MUSCATINE, Iowa — Pretty foliage plants. Space-saving vegetables.
ANY PLANT THAT CAN SURVIVE THE HEAT!
That’s what you’ll see Tuesday, Aug. 7, during the free open house at the Iowa State University Home Demonstration Garden south of here.
The purpose of the demonstration sites is to give home gardeners ideas on what to plant and to let them see firsthand how different varieties perform.
The Muscatine site is always irrigated because it has sandy soil, but even with irrigation, this year’s plantings are stressed because of the heat, said Cindy Haynes, an associate professor of horticulture at the Ames campus who will assist during Tuesday’s event.
Still, site superintendent Vince Lawson has been amazed that some plants have thrived.
“Many of the ornamental foliage plants look outstanding, and several vegetables, including peppers, tomatoes, vine crops and basil, are productive,” he said. “And it is a good year to observe which flowers can take the heat!”
About a quarter of the garden was planted in sweet corn so that people could have samples to taste and compare, but “the sweet corn grew quickly (and), unfortunately, was ready about two weeks (ago),” Lawson said. “Because of the heat, the corn is finished for the year.”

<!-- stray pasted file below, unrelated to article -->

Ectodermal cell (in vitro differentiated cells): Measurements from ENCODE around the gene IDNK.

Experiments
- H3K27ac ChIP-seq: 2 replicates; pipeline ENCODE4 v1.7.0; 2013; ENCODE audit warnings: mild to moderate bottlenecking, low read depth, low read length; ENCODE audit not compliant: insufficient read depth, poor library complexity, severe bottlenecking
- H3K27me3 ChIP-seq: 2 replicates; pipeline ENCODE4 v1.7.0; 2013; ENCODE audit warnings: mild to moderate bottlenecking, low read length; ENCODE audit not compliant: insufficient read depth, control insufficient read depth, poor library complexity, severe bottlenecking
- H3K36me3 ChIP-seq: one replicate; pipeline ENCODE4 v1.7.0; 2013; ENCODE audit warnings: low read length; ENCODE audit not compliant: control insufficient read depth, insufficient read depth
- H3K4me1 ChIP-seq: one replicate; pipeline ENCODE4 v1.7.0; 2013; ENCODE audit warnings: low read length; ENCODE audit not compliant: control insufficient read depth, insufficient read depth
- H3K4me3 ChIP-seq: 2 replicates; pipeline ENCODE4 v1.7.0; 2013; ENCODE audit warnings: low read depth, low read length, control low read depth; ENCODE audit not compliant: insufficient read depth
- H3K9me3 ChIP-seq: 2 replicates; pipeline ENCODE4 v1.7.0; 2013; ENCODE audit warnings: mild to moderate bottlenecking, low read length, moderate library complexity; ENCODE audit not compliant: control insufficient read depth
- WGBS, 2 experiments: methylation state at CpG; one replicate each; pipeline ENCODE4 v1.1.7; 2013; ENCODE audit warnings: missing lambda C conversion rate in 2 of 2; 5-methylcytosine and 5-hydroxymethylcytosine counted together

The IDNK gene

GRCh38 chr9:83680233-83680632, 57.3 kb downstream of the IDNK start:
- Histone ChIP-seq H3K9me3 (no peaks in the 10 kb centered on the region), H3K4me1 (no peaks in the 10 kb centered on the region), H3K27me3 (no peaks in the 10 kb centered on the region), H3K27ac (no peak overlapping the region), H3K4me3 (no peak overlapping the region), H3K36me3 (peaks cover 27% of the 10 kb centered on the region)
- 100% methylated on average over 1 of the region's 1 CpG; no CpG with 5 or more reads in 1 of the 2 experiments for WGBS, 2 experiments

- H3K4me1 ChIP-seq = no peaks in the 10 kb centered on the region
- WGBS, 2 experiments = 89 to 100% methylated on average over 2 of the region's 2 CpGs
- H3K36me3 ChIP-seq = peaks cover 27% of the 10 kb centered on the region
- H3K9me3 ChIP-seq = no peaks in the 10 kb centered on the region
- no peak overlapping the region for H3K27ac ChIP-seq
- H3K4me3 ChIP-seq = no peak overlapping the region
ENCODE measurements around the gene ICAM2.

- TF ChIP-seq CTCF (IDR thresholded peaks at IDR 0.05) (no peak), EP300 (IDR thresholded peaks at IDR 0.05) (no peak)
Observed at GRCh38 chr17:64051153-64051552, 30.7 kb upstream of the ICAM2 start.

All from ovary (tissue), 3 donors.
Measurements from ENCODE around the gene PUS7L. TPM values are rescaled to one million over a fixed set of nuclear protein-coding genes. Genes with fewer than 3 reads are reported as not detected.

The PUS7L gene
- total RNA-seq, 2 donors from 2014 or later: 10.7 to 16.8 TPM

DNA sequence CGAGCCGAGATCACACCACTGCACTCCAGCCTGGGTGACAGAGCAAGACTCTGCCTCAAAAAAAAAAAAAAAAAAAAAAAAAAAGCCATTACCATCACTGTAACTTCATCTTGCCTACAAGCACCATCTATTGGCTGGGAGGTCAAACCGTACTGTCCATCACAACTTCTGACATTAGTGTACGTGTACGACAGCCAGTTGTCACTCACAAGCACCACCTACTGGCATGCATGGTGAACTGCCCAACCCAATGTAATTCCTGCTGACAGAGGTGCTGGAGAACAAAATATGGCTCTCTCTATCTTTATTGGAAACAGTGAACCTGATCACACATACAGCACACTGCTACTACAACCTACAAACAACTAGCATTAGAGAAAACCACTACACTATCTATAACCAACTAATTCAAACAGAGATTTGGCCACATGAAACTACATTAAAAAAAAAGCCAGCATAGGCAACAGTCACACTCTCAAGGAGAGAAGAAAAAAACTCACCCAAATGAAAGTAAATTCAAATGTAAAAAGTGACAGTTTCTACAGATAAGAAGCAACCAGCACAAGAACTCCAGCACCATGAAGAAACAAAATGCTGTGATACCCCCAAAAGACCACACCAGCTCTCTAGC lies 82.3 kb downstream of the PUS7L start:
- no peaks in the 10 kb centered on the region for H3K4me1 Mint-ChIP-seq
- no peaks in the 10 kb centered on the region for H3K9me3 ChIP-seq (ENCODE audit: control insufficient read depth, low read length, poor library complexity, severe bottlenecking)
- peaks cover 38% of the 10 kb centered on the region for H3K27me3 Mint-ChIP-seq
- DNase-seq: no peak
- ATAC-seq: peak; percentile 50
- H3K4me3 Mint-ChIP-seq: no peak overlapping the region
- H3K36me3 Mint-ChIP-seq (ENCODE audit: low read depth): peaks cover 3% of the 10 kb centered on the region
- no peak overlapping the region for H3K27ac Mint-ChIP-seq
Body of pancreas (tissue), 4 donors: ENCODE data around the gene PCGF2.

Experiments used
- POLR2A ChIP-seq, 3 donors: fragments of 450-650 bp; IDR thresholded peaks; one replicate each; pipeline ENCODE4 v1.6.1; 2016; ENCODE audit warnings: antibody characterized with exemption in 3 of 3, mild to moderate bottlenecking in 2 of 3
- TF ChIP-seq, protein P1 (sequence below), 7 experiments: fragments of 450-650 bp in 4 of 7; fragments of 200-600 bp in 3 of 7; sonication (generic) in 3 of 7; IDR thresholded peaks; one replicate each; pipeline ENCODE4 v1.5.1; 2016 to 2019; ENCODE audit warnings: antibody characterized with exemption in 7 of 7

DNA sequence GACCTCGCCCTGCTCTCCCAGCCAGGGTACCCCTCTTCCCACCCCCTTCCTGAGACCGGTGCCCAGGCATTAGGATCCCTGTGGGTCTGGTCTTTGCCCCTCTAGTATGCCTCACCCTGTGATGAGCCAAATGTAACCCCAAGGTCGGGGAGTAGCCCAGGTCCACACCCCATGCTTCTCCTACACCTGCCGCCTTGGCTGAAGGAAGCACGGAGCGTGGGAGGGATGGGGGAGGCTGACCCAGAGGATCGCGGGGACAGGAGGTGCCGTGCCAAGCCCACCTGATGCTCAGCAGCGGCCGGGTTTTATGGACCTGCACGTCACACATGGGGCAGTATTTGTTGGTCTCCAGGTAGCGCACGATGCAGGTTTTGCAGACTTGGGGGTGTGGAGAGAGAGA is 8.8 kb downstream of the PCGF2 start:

Among the foliage plants that have proven surprisingly drought- and heat-tolerant is a purple hibiscus called “Mahogany Splendor,” which is grown for its foliage, not its flower, Haynes said.
Other favorites: A purple basil and a gold millet called “Jade Princess.”
As for the space-saving vegetables, 21 different varieties were planted, including “Elite” zucchini, and “Honey Bun” and “Minnesota Midget” muskmelons, each of which uses less than half the garden space of regular-size varieties.
“Mega Bite” tomato is supposed to produce medium-size fruit on compact plants. “We shall see!” Haynes said.